ex. bad: doing 5 minutes of partial stretching or just a few minutes of dynamic stretching movements before activity.
ex. correct: Following the UHP ROM 24™ Flexibility/Mobility Standards (24 Ranges of Motion) routine ensures staying in the safe zone™.
6. Conditioning: for each sport must be very specific and not substituted by an overwhelming amount of drills.
ex. bad: Doing many different running drills and not enough actual sprinting.
ex. correct: Emphasis on actual sprinting and a few drills if necessary.
7. Strength, Power, Speed: In most sports, UHP is determined by the speed of action, generating pure speed like sprinting, speed of release, like pitching or serving (tennis), or speed generated explosiveness like distance thrown or height jumped. Speed comes from Power and technique. Power comes from strength and technique. Strength comes from consistent planned resistance work. There are efficient ways to train for this maximization and many wrong or inefficient methods.
ex. bad: A sprinter who pulls a weighted sled or a golfer who used a heavier golf club to develop strength,power and speed.
ex. correct: The proper sequence for a serious workout should be: full warm up, technique, conditioning, and finally weight lifting.
8. Rest: Training and sustained effort breaks the body down into fatigue and physiological disrepair. Rest and nutrition allow the physiology to repair, refuel and build up stronger than before. Without rest, training creates a downward cycle.
ex. bad: Doing a workout after weightlifting or even the next day is counterproductive.
ex. correct: Doing a workout or several days of workouts of technique, conditioning for your sport and then finishing off the muscular breakdown with weight lifting and then rest for 1-2 days to regenerate.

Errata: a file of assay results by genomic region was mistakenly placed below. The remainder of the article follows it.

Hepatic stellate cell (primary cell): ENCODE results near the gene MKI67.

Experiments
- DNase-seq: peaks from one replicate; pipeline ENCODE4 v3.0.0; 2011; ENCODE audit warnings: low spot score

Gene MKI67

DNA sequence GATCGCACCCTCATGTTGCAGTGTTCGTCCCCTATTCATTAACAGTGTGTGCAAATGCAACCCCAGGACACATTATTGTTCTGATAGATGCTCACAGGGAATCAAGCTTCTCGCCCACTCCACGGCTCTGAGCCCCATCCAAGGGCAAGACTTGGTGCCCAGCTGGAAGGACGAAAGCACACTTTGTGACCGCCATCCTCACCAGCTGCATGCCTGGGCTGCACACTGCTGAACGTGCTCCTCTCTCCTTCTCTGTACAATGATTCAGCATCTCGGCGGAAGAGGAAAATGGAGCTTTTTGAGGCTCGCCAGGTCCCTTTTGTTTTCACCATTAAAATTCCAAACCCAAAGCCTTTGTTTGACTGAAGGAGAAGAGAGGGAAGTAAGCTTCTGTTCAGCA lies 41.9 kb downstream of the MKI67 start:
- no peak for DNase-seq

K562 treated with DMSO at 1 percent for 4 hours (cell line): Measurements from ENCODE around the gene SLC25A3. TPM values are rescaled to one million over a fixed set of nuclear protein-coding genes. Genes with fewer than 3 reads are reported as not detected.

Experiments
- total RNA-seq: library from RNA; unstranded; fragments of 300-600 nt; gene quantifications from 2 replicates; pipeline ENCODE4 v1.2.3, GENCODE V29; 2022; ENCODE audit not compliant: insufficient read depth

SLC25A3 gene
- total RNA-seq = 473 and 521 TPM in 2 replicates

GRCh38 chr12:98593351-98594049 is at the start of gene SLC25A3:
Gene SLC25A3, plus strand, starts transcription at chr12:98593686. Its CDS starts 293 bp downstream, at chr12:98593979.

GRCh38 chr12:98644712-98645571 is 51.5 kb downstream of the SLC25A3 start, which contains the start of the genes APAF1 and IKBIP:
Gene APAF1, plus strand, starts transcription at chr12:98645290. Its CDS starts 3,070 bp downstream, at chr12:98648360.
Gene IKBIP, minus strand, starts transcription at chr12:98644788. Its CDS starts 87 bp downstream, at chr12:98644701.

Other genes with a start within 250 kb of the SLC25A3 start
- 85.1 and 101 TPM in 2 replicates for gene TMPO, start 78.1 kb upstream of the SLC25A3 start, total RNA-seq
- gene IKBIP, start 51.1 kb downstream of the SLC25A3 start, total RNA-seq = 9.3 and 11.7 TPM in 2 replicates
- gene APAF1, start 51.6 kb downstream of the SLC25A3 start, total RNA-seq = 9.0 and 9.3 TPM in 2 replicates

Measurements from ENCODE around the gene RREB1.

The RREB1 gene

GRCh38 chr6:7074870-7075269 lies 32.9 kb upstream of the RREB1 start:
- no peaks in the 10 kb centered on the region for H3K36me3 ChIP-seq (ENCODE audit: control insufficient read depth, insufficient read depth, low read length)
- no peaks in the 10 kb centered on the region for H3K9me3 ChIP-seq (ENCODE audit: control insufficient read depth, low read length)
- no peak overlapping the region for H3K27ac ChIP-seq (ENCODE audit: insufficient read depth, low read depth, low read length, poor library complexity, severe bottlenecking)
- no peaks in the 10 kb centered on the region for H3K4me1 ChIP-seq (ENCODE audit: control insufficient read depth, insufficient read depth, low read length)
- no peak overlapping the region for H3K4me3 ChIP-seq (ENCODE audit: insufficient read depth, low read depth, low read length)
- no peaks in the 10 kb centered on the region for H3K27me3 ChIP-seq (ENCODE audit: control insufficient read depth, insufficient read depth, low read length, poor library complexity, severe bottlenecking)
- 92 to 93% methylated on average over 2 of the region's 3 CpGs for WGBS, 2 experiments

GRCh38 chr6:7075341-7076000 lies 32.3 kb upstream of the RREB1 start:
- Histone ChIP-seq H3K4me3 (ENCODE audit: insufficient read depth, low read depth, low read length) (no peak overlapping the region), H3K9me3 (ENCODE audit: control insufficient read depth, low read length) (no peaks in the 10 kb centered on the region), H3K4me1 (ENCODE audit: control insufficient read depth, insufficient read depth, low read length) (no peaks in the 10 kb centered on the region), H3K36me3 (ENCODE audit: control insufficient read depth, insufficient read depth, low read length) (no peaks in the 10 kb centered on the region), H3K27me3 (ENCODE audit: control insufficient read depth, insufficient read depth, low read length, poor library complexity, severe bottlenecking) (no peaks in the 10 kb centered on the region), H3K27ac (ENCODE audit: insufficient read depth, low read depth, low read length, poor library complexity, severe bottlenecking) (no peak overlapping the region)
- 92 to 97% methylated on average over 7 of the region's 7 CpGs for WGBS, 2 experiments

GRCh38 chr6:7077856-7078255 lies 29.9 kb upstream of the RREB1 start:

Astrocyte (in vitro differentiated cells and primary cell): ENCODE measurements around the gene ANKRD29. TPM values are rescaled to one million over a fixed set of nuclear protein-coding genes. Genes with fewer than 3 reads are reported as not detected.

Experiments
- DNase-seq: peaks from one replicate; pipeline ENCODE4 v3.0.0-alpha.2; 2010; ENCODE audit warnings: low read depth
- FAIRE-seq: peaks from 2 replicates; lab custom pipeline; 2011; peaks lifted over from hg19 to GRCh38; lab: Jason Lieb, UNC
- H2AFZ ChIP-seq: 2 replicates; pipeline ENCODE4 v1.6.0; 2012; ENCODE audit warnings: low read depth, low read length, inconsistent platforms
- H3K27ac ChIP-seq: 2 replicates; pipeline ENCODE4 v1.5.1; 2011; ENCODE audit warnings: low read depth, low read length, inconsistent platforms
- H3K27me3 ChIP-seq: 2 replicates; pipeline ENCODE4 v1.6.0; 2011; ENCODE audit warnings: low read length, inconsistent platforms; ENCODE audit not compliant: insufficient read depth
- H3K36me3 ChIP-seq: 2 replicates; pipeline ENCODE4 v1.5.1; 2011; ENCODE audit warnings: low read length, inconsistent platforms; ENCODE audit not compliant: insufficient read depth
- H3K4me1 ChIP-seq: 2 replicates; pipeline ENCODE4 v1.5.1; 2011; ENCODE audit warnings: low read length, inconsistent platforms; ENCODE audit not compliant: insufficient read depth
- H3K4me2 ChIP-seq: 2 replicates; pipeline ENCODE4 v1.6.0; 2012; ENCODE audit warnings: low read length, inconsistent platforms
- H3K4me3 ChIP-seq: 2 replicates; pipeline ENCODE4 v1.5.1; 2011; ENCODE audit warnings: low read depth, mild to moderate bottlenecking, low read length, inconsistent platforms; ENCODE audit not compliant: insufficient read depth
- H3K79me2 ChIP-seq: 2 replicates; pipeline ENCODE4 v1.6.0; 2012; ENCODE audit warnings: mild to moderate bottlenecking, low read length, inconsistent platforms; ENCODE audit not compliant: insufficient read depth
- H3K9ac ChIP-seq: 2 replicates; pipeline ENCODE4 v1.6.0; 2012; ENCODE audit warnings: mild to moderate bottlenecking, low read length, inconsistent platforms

9. Nutrition: Food, in the right amounts and combinations absolutely creates the physiology/chemistry upon which the body and high performance are built. Disrespecting or abusing this fact stagnates performance.
ex. bad: After a hard training session including full warm up, technique, conditioning, and weight lifting eating too much sugar or carbohydrates will not rebuild the muscular breakdown.
ex. correct: Knowing your protein needs to provide the proper rebuilding chemistry for the body and when to eat them is essential like making protein the first food you eat after a hard workout.
10. Program Integration: Integration of all of the parts of and variables of any high performance program is the most valuable and sophisticated tool an athlete can have in his arsenal. Proper integration and execution of a plan, like the UHP program, assures constant and continuous progress.
ex. bad: Lifting weights before technique or conditioning workouts is not only inefficient but dangerous because of potential injury vulnerability with broken down muscles after weight lifting.
ex. correct: Training for several days in row for technique and conditioning in your sport and then finishing off breaking down the muscles with heavy weight lifting, followed by great nutrition and a day or two of complete rest is efficient, essential and part of a correct UHP program.
*The entire course will be covered in the HIPP Seminars or Certification Training.